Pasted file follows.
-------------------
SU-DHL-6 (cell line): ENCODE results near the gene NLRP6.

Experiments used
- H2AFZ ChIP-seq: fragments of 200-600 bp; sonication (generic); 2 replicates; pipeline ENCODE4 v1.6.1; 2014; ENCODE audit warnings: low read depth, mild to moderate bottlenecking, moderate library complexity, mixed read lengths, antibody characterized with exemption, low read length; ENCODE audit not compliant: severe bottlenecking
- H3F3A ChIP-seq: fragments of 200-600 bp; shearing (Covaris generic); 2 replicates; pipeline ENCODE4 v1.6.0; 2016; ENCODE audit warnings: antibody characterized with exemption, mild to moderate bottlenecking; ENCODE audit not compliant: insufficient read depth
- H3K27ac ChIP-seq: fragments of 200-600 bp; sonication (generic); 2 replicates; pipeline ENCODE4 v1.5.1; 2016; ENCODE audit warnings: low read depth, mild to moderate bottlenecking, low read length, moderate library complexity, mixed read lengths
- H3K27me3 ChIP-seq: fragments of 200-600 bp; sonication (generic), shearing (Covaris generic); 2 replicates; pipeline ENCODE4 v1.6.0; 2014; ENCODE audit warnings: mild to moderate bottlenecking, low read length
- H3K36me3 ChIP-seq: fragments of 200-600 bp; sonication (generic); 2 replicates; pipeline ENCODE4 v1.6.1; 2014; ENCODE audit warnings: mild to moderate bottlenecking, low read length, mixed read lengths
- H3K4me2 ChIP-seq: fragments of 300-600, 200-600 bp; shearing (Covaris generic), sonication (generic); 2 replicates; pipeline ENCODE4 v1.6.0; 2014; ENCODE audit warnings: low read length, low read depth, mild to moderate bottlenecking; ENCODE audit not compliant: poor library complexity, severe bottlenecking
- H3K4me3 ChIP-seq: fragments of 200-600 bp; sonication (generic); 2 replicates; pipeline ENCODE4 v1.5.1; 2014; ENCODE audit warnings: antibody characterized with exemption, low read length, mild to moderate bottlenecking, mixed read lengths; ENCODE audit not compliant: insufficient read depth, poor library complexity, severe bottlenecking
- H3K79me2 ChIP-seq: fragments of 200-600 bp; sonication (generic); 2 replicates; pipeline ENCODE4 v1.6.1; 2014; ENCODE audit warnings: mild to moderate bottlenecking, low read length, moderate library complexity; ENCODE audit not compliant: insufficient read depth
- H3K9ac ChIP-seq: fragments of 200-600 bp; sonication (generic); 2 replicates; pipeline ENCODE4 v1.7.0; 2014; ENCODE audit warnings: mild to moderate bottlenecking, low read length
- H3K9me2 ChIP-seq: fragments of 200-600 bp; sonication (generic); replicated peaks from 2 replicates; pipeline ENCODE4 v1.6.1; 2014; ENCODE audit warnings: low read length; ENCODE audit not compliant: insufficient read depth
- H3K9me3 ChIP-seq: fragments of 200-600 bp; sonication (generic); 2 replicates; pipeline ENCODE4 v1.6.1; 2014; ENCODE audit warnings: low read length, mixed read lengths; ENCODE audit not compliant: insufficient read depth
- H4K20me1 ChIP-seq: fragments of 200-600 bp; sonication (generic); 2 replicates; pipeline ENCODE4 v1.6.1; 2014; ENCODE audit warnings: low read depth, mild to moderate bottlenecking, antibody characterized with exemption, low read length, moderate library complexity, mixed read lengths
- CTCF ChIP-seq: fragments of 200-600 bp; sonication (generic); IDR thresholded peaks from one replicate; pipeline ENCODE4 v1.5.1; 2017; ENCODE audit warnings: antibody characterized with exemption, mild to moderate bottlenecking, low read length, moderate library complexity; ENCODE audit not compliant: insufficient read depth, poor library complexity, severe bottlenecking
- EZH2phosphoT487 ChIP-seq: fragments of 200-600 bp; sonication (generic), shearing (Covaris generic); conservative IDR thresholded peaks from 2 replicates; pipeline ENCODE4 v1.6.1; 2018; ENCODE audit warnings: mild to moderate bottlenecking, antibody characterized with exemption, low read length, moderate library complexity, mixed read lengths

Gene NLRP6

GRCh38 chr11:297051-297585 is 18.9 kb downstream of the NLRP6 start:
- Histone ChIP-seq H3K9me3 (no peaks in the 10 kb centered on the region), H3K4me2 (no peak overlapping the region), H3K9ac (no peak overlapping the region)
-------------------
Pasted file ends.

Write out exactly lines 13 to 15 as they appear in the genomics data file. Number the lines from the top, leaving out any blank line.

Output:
- H3K9me3 ChIP-seq: fragments of 200-600 bp; sonication (generic); 2 replicates; pipeline ENCODE4 v1.6.1; 2014; ENCODE audit warnings: low read length, mixed read lengths; ENCODE audit not compliant: insufficient read depth
- H4K20me1 ChIP-seq: fragments of 200-600 bp; sonication (generic); 2 replicates; pipeline ENCODE4 v1.6.1; 2014; ENCODE audit warnings: low read depth, mild to moderate bottlenecking, antibody characterized with exemption, low read length, moderate library complexity, mixed read lengths
- CTCF ChIP-seq: fragments of 200-600 bp; sonication (generic); IDR thresholded peaks from one replicate; pipeline ENCODE4 v1.5.1; 2017; ENCODE audit warnings: antibody characterized with exemption, mild to moderate bottlenecking, low read length, moderate library complexity; ENCODE audit not compliant: insufficient read depth, poor library complexity, severe bottlenecking